When Medical Literature Included Unicorns

By Lindsay Abrams
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Pierre Pomet's A Compleat History of Druggs [sic], originally published in 1694, is a compendium of the animals, vegetables, and minerals from which all known medicines were derived. Written by Louis XIV's chief druggist, it served as one of the most comprehensive and authoritative references for doctors and healers. But at a time when tales of new traditions were arriving in Europe from all corners of the world, the book was also a portal to the exotic: Pomet wasn't above pandering to the masses by covering the basics of everything from mummies to unicorns.

In many places, it's difficult to distinguish what was taken to be scientific knowledge from the book's more fantastical elements -- the common reader, and Pomet himself, was probably equally unlikely to have seen either a unicorn or a narwhal:

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But the unicorn's horn, be it from sea or potentially fictitious land beast, was undoubtedly thought to be potent:

Authors have ascribed almost incredible things to it, the chiefest of which are, to resist all manner of poisons, and to cure the plague, with all sorts of malignant fevers, the biting of serpents, mad dogs, etc.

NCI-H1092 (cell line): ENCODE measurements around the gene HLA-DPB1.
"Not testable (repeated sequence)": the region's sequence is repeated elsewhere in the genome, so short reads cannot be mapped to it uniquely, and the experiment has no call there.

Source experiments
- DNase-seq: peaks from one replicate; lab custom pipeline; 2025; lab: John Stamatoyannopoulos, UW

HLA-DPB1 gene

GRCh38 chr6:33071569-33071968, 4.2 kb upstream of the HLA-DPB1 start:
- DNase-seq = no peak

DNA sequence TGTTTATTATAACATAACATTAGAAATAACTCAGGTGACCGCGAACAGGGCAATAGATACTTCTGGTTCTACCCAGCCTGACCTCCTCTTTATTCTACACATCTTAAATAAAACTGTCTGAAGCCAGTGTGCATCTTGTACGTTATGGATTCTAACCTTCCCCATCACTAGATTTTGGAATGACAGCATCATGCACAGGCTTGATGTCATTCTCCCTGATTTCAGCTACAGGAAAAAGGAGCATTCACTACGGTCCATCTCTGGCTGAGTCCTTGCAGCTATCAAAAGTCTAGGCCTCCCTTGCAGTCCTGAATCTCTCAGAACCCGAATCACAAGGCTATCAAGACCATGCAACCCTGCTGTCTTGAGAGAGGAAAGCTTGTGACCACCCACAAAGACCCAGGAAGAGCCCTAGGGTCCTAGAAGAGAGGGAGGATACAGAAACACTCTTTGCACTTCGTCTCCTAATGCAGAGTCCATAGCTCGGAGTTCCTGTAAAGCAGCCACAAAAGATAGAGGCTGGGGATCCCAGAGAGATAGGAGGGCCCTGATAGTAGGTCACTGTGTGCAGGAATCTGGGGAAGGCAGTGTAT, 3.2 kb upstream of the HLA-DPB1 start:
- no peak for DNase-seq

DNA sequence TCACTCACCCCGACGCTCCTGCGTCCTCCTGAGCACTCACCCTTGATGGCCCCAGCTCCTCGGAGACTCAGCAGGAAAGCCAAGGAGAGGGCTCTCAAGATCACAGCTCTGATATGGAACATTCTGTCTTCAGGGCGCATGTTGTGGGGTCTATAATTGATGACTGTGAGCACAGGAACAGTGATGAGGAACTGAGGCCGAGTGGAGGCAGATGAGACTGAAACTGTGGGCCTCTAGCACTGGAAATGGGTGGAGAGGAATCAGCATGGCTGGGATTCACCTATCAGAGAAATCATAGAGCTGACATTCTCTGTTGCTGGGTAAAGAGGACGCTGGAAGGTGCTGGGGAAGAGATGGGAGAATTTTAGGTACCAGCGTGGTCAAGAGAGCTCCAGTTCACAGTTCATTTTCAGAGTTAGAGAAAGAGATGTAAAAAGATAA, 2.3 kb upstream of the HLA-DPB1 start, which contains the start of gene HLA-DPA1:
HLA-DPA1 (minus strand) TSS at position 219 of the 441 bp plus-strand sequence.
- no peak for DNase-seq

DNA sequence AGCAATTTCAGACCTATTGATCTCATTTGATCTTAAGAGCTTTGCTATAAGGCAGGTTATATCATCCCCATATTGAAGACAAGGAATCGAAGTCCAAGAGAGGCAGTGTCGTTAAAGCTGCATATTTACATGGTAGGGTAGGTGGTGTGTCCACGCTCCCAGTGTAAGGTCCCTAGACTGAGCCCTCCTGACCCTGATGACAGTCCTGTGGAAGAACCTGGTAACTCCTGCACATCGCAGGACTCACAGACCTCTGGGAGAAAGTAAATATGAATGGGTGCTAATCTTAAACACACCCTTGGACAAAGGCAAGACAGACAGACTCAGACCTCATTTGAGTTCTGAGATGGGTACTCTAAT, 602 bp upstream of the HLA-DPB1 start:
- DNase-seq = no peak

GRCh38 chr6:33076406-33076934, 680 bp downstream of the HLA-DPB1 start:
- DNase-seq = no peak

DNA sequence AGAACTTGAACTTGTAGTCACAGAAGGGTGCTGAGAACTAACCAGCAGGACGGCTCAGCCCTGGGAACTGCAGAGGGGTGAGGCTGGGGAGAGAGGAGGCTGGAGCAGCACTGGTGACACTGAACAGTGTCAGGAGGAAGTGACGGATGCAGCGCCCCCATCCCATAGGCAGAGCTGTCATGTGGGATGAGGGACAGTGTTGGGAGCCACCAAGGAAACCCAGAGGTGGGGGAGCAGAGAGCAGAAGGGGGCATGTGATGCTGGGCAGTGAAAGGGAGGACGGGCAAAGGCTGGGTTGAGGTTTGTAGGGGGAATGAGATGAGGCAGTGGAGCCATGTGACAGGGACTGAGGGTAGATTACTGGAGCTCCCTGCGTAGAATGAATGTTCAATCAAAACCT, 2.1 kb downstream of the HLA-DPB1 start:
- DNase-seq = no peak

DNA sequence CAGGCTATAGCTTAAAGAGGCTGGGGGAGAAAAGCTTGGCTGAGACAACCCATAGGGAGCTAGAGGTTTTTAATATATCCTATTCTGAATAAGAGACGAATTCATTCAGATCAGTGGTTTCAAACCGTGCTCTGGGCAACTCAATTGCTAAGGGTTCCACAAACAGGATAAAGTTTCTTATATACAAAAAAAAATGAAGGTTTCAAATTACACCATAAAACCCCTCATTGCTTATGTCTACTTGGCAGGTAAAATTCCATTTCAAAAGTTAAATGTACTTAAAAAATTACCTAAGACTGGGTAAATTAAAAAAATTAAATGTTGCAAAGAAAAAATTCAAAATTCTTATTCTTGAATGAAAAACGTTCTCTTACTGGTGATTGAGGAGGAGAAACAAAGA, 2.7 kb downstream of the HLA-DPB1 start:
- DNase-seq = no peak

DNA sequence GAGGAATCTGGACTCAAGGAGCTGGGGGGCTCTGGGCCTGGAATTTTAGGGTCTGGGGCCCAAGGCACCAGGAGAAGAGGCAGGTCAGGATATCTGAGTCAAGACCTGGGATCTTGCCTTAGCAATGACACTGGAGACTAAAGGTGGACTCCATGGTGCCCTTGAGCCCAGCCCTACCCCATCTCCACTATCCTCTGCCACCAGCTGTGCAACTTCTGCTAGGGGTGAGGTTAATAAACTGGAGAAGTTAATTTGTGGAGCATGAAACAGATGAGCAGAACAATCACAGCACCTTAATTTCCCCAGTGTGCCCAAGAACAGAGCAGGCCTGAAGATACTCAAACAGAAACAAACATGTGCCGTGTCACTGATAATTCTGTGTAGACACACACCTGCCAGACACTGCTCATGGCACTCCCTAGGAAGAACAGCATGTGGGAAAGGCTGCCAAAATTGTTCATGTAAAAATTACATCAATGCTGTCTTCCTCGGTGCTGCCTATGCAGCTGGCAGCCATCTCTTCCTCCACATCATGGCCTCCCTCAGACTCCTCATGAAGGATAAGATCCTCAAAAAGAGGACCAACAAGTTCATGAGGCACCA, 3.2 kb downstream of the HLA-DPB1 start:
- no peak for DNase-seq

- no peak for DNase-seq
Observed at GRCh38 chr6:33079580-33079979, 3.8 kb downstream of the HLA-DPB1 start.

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The books also includes this rather vampirish goat, whose blood had healing properties:

That which they call musk is a corrupted blood, which is collected under the belly of this animal...and when it is ripe, the beast, by instinct, goes to rub himself against a tree to break it. And this corrupted blood being dried in the sun...acquire a strong smell that is very disagreeable, which it ought to retain when it is pure, and has not come into the hands of the Jews in Holland...

It fortifies the heart and brain, refreshes the decayed spirits; it resists poison...increases seed, and expels wind.

Under Pomet's treatment, even more conventional animals are rendered with awe for their supposed healing properties. In the illustrations, which are attributed to the engraver Jean Crepy, they take on a mythic quality:

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This article available online at:

http://www.theatlantic.com/health/archive/2013/04/when-medical-literature-included-unicorns/274547/